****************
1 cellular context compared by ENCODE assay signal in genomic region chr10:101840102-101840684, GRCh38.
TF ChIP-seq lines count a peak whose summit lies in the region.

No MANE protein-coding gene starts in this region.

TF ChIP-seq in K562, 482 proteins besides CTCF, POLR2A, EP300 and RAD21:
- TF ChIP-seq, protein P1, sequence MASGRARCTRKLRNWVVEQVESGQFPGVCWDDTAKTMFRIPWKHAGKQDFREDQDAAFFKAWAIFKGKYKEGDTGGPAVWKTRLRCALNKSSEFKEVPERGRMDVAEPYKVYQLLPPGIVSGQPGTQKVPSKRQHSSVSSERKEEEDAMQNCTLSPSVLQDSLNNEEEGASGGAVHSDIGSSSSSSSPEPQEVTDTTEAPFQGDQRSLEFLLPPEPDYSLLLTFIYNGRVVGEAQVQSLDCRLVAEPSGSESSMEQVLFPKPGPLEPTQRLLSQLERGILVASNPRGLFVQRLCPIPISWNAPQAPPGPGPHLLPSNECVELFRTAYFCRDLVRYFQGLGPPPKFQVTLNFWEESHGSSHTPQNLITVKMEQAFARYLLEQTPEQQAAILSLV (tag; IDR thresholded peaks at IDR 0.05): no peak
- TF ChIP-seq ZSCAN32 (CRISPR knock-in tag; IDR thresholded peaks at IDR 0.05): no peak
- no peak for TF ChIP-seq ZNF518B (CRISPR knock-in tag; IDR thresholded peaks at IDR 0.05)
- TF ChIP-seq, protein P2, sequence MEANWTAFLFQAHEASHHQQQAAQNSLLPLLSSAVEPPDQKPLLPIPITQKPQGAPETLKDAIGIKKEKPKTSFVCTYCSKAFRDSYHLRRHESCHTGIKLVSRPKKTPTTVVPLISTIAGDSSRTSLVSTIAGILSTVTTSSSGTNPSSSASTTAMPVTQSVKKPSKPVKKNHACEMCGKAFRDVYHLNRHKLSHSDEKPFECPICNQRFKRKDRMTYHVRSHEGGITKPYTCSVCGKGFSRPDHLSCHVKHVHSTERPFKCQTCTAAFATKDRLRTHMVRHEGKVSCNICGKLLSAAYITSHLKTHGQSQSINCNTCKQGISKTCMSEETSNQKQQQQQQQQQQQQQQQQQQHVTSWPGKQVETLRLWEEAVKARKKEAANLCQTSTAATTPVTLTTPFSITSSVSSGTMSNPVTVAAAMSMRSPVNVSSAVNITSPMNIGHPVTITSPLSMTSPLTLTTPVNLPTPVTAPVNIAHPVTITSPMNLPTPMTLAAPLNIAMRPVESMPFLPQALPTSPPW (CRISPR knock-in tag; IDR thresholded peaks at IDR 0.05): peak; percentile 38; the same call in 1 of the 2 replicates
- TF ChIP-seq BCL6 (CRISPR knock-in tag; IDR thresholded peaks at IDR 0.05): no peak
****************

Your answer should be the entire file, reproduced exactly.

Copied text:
1 cellular context compared by ENCODE assay signal in genomic region chr10:101840102-101840684, GRCh38.
TF ChIP-seq lines count a peak whose summit lies in the region.

No MANE protein-coding gene starts in this region.

TF ChIP-seq in K562, 482 proteins besides CTCF, POLR2A, EP300 and RAD21:
- TF ChIP-seq, protein P1, sequence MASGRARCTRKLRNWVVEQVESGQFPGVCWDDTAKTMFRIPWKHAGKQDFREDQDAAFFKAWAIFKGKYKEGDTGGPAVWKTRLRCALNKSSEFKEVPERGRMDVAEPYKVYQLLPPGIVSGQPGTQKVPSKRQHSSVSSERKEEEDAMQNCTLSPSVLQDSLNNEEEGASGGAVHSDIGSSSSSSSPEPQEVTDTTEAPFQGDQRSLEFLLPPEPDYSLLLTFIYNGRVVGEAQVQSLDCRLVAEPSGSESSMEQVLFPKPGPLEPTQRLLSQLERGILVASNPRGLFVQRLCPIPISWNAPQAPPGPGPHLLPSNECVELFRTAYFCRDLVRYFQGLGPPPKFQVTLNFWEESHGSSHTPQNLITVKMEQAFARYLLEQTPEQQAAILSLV (tag; IDR thresholded peaks at IDR 0.05): no peak
- TF ChIP-seq ZSCAN32 (CRISPR knock-in tag; IDR thresholded peaks at IDR 0.05): no peak
- no peak for TF ChIP-seq ZNF518B (CRISPR knock-in tag; IDR thresholded peaks at IDR 0.05)
- TF ChIP-seq, protein P2, sequence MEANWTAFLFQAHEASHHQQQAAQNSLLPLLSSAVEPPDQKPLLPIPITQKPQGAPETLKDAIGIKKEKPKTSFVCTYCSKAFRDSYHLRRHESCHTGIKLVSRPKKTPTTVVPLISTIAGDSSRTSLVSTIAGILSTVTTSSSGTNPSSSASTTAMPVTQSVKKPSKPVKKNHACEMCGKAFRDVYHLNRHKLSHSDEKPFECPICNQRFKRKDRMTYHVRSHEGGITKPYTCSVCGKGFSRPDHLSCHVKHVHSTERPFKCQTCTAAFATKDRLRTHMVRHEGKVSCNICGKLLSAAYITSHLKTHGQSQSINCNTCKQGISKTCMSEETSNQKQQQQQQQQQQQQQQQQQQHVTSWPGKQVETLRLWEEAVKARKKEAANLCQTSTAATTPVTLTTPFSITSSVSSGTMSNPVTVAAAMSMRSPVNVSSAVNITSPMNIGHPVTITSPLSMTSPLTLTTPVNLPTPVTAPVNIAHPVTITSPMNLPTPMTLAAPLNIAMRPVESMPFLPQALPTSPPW (CRISPR knock-in tag; IDR thresholded peaks at IDR 0.05): peak; percentile 38; the same call in 1 of the 2 replicates
- TF ChIP-seq BCL6 (CRISPR knock-in tag; IDR thresholded peaks at IDR 0.05): no peak